Morris County long has held forth as one of the most reliable Republican bastions in the state.
Ensuring things stay that way is the overriding issue for the two men preparing to run this year for chair of the county's Republican Committee. The election is not until mid-June, but politicos are choosing sides and the rhetoric is flowing. Some supporters already are using obscenities to refer to the other side. And now that Rep. Rodney P. Frelinghuysen, R-11th, has given up his reelection bid, a possible all-out primary battle for the district’s GOP congressional nomination is bound to raise passions among the county’s political class even higher.
The likely candidates for county chair as of now are Ronald DeFilippis, 66, and Robert Zwigard, 44.
The age difference is meaningful with Zwigard supporters stressing his youth.
“We need young people, we need generational change,” says recently-resigned county chair John Sette, who supports Zwigard.
DeFilippis, who operates an accounting firm in Randolph, doesn’t necessarily disagree. But he says the way to attract young people is to re-energize the party. DeFilippis has fond memories dating back three decades when the party brought in the likes of Bob Dole and Jack Kemp for gala and very successful fundraisers.
“Young people don’t know how things were,” he said. “They never met Ronald Reagan.” Clearly, DeFilippis believes he can make the Morris GOP meaningful and fun for millennial-oriented Republicans.
An added twist is that sources say the two state senators representing the bulk of Morris County are in different camps.
State Sen. Anthony R. Bucco, R-25th, is with Zwigard.
State Sen. Joseph Pennacchio, R-26th, is with DeFilippis.
In initial conversations, both Zwigard and DeFilippis seemed to agree on a general theme.
“We’re not raising money, we’re not registering people,” said Zwigard, a financial and investment planner with a Parsippany firm. Most recently, he helped Sheriff James Gannon win election in 2016. Zwigard says he wants to expand the party by combining technology with old-fashion retail politics.
“You have to go out and pound the pavement,” he said.
DeFilippis also laments the current state of affairs, saying Republicans need to rejuvenate the “entire organization from the ground up.” DeFilippis was away from partisan politics for seven years while serving as chairman of the state Election Law Enforcement Commission. That assignment completed, he is now involved again as the party’s finance chair.
Comments by both candidates about the need for a party make-over raise an interesting question: Are Morris County Republicans doing poorly? Is the party in trouble?
The answer depends on another question: Is the glass half-full or half-empty?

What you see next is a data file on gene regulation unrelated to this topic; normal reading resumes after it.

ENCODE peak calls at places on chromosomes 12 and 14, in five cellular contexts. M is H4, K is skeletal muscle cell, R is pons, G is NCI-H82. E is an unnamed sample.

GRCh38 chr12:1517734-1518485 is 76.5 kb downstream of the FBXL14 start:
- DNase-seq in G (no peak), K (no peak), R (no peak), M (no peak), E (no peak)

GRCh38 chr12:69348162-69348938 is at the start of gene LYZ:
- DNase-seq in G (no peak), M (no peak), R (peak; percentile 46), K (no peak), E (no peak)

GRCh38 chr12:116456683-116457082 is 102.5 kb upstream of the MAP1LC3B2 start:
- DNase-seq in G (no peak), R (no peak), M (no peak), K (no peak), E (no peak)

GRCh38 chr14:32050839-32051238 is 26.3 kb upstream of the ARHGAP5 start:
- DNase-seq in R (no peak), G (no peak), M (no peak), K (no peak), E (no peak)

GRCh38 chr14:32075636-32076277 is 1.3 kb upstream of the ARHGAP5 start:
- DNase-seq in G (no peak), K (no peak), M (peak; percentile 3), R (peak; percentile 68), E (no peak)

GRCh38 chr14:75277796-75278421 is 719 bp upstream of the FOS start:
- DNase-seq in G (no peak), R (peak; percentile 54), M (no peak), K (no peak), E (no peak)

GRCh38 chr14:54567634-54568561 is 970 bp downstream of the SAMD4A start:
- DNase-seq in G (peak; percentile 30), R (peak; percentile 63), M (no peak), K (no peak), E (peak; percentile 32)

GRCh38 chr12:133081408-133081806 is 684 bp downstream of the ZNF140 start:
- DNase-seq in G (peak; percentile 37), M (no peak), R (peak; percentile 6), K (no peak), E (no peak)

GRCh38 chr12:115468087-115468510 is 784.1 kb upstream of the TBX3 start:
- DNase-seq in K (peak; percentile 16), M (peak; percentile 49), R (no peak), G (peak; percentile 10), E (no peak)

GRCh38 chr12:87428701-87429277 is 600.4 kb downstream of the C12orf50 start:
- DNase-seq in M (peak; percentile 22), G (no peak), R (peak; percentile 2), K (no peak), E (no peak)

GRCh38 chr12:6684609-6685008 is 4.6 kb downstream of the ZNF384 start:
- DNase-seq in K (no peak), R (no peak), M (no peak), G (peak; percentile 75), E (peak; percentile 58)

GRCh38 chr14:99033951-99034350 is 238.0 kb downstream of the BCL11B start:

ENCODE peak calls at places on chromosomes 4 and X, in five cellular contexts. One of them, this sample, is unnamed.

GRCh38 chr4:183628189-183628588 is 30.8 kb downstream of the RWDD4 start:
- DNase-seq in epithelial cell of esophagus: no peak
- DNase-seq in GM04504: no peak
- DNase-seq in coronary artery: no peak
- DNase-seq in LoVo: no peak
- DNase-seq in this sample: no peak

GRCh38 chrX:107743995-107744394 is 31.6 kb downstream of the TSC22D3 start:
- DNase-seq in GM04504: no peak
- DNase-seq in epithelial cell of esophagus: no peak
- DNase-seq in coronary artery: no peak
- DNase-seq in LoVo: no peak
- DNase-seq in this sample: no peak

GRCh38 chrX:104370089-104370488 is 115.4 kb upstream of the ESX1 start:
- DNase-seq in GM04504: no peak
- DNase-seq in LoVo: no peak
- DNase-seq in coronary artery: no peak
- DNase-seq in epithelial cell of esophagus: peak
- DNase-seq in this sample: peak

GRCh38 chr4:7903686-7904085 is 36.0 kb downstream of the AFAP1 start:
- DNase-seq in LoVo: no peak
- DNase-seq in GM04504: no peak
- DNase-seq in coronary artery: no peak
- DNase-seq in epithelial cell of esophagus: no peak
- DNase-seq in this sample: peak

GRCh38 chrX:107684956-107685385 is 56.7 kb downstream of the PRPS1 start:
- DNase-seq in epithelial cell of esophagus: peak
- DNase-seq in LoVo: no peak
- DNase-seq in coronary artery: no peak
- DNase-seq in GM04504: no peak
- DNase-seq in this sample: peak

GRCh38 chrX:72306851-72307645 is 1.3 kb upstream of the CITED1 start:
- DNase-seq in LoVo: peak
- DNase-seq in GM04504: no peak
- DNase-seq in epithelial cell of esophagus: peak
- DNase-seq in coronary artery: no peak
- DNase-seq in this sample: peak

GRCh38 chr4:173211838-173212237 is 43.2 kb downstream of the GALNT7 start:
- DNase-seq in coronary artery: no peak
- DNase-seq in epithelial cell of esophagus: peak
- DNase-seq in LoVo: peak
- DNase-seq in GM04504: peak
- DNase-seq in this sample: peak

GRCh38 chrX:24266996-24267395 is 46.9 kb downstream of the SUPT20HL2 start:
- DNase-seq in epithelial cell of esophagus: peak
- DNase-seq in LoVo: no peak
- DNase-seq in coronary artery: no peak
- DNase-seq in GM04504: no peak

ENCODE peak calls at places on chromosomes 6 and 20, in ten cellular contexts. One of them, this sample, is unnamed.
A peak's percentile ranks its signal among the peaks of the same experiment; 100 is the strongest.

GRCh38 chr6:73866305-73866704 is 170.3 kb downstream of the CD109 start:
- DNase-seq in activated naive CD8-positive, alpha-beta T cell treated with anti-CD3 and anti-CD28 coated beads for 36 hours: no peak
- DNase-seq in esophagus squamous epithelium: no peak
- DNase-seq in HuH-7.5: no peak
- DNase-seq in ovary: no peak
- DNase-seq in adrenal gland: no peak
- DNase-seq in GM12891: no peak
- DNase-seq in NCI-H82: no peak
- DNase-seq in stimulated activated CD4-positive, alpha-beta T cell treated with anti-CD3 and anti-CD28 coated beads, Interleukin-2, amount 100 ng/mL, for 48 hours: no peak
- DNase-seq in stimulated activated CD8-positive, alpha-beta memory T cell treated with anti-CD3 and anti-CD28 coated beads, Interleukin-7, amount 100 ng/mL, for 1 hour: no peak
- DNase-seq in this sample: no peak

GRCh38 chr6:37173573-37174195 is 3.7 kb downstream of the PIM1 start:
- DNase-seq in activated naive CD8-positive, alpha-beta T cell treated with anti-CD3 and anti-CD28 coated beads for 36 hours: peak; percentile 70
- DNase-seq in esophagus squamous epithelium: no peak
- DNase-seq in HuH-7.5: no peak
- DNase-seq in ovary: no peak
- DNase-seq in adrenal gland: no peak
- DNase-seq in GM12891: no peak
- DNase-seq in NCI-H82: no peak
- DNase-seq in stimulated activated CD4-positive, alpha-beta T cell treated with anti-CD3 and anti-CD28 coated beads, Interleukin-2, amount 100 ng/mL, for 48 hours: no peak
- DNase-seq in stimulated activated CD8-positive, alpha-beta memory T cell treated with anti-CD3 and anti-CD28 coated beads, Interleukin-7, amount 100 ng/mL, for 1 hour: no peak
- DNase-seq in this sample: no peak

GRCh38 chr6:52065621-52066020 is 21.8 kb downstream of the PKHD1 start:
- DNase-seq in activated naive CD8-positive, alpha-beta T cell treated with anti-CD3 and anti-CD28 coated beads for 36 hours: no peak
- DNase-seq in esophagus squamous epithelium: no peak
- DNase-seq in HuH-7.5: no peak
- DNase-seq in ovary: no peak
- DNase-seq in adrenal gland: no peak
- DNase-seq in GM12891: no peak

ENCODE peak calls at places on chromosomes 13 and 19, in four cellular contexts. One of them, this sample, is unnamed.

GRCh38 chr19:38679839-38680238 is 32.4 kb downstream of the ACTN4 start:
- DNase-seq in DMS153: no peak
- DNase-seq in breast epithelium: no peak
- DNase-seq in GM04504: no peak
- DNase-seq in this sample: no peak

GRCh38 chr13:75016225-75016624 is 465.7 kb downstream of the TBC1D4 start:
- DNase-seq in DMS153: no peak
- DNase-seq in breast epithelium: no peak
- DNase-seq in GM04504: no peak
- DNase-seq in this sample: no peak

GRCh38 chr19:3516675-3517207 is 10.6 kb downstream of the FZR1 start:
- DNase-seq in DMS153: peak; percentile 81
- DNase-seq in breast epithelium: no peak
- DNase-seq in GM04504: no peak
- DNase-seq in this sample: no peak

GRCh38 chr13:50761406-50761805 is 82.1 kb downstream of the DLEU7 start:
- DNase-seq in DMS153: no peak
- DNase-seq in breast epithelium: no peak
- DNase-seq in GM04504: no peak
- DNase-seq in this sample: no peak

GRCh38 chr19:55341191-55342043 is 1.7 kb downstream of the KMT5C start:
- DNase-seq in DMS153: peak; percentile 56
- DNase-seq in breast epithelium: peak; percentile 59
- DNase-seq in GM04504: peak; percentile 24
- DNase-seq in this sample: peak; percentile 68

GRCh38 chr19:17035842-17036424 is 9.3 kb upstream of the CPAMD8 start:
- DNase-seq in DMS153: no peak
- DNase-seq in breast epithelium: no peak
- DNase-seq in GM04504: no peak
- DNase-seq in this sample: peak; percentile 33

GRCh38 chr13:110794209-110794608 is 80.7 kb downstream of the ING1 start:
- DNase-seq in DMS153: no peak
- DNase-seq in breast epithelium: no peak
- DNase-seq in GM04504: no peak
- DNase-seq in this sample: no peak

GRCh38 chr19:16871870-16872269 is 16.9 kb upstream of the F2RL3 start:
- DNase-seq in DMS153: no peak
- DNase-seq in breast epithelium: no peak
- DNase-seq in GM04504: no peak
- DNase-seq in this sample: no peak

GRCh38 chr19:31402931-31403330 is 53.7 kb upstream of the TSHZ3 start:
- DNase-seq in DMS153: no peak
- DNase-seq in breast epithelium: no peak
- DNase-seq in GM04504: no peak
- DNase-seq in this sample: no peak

On the plus side, Republican lawmakers hold every county, state and federal office in the county with one small exception. That would be the six towns in eastern Morris County that are in the mostly Essex County and Democratic 27th state Legislative District. The GOP also holds an overwhelming majority of municipal government seats and has complete control of many towns. The patronage power this brings is enormous. Lawyers, planners, engineers and other professionals seeking government work in Morris are helped immensely if they have an “R” after their names.
But on the other hand, there may be a growing problem. Democrats won impressive victories last fall in Parsippany, the most populous town in the county, in addition to Morris Township, Mountain Lakes and Mendham Township, which through demographics alone screams Republican. Additionally, the winning margin for Republican gubernatorial and presidential candidates in the county as of late has shrunk considerably from the 40,000 to 50,000 spread that was common 20 years ago. President Trump won the county by about 11,000 votes in 2016; last year Republican gubernatorial candidate Kim Guadagno won it by about 12,000.
Voter registration is also telling. Recent figures show 125,000 registered Republicans and 90,000 registered Democrats in the county. That’s a healthy advantage for the GOP, but there was a time when it was 2-1.
Then, there are finances. A recent report by the Morris County Republican Committee shows the party $10,000 in debt. But many expect that to be more than erased by a mid-February fundraiser at Trump National Golf Course in Bedminster featuring Fox-TV personality Greg Gutfeld.
Some of the party’s woes may be explained by the fact last year’s election cycle was a good one for the Democrats and Donald Trump’s unpopularity in New Jersey. Nonetheless, both candidates for chairman want to make sure things don’t get any worse.
Assemblyman Anthony M. Bucco, R-25th, says of Zwigard, “I think he’s got a lot of energy. He really can relate to the young Republicans (we need) in the party.”
Countering these views, Pennacchio said DeFilippis is a proven fundraiser and the type of veteran Republican the party needs.
We’re just about to enter February, so it’s more than four months until the election for party chair.
That leaves plenty of time for positions to harden and for more GOP officials to pick sides. Or maybe even get in the race. Stay tuned.